I feel compelled to write one last time about the 2016 election before Election Day.
Steve Schmidt, Republican commentator and the man who ran John McCain’s presidential campaign in 2008 recently said this: “Fascism did not rise in the ‘30s because it was strong, but because democracy was weak.” He was, of course, speaking of Donald Trump. This is no ordinary election: Obama vs. McCain or Romney, Bush vs. Gore. Donald Trump is like no other candidate who has run for the presidency in our lifetimes.
Over the weekend, I was comforted by the opportunity to go to church with my family. I prayed yesterday and I am praying today and tomorrow against racial and gender bigotry—which are core gospel issues. I am praying against Trump’s bigotry winning this election. As I understand the Bible, Trump’s campaign of bigotry attacks the very doctrine of creation―that God made us ALL in God’s image. And all the things Trump has said about Mexicans, African Americans, Muslims, women, and even the disabled also literally rebukes the doctrine of reconciliation in Christ—how all of us are brought together. I was thinking about all that yesterday in church.
My great hope and prayer in this election is that white Christians will be more Christian than white on Election Day and stand with their brothers and sisters of color. When I shared this hope on Twitter, several people of color made the point that white Christians voting more Christian than white has yet to happen in this country. And that’s sadly true.
Which leads me to this question. For the majority of white people in this country: Will any white man do? Will the majority of white voters support any white man with an R next to his name for the highest office in the land, no matter how antithetical to Christian and other moral values that man’s life, behavior, and statements might be? Let me be clear about the kind of person we are dealing with here―Donald Trump is a vile man and a despicable human being who has lived his life contrary to the moral values that most Christians say they espouse.
Will a majority of white Christians really support Donald Trump? How embarrassing for white Christians is that? And how painful and disgusting that must feel to our brothers and sisters in Christ who are African American, or Latino/a, or women who have been directly insulted and assaulted by Donald Trump. Will any white guy do? We will find out soon enough.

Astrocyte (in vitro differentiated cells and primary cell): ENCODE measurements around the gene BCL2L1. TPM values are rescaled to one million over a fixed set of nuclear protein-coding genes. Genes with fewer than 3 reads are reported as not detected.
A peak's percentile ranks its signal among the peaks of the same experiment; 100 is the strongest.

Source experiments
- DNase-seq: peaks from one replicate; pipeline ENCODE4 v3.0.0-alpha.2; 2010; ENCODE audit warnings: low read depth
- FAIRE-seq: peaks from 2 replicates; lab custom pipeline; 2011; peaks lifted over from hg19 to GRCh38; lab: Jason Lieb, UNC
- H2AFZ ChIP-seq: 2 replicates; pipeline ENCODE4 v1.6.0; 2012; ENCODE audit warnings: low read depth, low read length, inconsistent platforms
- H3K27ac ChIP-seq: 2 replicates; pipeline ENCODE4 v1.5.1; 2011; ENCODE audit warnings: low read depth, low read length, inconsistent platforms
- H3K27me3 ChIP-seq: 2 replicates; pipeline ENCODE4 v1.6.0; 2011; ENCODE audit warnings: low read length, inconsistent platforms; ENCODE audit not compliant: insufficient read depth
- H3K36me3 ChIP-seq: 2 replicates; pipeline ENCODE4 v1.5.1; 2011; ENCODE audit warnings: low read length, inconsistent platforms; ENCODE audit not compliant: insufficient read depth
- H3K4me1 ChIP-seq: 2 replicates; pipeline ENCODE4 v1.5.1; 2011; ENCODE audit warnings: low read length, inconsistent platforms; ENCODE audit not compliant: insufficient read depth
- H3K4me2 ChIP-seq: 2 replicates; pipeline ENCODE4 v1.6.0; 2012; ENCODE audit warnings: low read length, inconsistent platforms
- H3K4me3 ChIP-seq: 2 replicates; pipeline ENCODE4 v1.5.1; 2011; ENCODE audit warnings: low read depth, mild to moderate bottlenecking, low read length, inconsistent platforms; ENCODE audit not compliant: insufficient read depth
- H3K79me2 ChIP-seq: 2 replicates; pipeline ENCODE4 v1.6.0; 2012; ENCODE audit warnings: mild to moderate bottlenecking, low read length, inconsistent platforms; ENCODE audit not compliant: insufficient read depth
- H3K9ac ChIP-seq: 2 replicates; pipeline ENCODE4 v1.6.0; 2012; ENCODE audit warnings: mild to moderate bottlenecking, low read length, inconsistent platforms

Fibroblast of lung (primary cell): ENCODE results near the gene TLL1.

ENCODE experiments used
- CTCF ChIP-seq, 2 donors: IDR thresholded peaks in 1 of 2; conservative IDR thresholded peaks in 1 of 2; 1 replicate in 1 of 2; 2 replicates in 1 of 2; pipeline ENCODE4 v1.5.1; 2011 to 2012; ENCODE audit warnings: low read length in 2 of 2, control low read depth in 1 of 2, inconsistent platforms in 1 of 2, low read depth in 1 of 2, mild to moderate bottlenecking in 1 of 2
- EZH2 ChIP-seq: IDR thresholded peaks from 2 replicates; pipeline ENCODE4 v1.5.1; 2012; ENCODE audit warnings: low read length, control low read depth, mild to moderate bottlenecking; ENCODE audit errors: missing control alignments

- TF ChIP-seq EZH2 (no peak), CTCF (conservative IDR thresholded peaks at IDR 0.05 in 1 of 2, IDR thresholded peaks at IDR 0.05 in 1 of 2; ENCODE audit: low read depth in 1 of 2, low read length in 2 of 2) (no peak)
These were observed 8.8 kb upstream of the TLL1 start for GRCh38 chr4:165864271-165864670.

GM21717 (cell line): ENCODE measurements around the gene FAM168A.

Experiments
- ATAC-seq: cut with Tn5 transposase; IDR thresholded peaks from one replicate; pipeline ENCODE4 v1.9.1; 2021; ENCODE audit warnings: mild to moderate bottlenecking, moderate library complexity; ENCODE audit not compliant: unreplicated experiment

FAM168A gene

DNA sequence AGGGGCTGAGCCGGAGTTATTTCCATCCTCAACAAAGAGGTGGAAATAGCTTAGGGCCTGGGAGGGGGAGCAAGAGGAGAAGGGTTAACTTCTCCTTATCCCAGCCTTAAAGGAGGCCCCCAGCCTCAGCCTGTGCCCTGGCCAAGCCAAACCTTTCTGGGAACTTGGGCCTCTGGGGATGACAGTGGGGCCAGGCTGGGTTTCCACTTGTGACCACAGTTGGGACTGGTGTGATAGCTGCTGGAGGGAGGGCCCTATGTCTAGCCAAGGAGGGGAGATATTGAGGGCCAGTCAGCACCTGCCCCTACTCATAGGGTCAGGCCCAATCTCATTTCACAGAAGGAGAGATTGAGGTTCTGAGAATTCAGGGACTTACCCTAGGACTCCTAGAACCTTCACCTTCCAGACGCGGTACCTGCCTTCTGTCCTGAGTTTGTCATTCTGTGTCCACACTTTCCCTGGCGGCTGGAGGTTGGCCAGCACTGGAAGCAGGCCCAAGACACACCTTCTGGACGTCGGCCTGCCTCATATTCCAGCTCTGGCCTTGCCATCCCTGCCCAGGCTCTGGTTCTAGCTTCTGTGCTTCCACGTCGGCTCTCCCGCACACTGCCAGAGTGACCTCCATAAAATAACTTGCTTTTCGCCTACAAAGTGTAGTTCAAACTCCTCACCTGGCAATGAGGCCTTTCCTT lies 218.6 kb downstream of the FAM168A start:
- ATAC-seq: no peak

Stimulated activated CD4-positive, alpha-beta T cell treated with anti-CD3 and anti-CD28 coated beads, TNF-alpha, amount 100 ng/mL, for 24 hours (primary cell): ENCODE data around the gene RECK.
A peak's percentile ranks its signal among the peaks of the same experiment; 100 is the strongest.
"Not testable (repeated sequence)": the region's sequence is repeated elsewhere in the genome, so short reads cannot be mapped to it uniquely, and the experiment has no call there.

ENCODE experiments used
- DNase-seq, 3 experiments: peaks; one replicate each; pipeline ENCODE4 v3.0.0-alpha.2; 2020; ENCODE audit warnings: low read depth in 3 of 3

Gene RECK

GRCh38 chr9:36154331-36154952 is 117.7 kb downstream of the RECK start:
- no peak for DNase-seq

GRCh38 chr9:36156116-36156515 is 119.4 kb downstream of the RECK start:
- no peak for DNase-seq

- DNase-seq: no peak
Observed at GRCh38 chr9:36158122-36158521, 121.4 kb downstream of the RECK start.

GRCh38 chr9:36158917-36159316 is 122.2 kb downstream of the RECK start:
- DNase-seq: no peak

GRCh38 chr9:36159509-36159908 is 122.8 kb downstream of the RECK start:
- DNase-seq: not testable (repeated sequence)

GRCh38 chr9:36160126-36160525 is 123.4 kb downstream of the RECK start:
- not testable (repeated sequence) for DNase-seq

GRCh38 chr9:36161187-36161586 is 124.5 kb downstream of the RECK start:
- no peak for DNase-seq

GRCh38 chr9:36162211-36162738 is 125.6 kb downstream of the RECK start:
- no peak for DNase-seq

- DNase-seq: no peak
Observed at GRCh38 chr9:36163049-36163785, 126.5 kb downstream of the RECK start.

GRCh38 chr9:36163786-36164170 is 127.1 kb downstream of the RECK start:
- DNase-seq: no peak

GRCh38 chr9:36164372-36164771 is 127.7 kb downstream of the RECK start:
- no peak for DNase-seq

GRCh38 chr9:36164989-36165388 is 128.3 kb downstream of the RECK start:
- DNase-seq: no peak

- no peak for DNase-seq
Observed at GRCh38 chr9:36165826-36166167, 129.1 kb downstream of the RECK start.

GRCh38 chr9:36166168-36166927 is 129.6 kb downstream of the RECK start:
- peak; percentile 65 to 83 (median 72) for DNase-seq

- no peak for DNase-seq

It is very likely that if Trump is defeated this week, it will be because people of color and perhaps half of white women stood up against his racial and gender bigotry. If only white people could vote, Donald Trump would win the election in a landslide—and if only white men voted he would probably carry all 50 states. Think about that for a moment—especially if you are a white person who opposes Donald Trump. And, even worse, it is unlikely that the majority of white Christian men will be voting any differently than the majority of other white men. Think about what utter hypocrisy that is: their Christian identity makes no challenge to their white identity. Deeply disheartening.
If Trump is defeated, it will be because people of color (including millions of Christians) saved all Americans from what a Trump presidency would mean for America. I find that morally astonishing and stunning. In fact, it will be poetic and justice if it turns out that Trump’s presidential ambitions were doomed to failure by his insults about Mexican immigrants on the very day he launched his campaign, and his promotion of racist birtherism against our nation’s first black President that marked his emergence as a political figure. How ironic that would be: if the racial bigotry that began his political career and defined the speech that launched his campaign were to undo his ultimate candidacy—from the start. What would that teach us about the new America in the making?
We have an enormous racial divide in America, including in the churches. Donald Trump has revealed that. And no matter who wins the election, we have an enormous amount of work to do. Lord have mercy. I’m not going to say God Bless America. But rather this: on this Election Day, may God have mercy on the United States of America.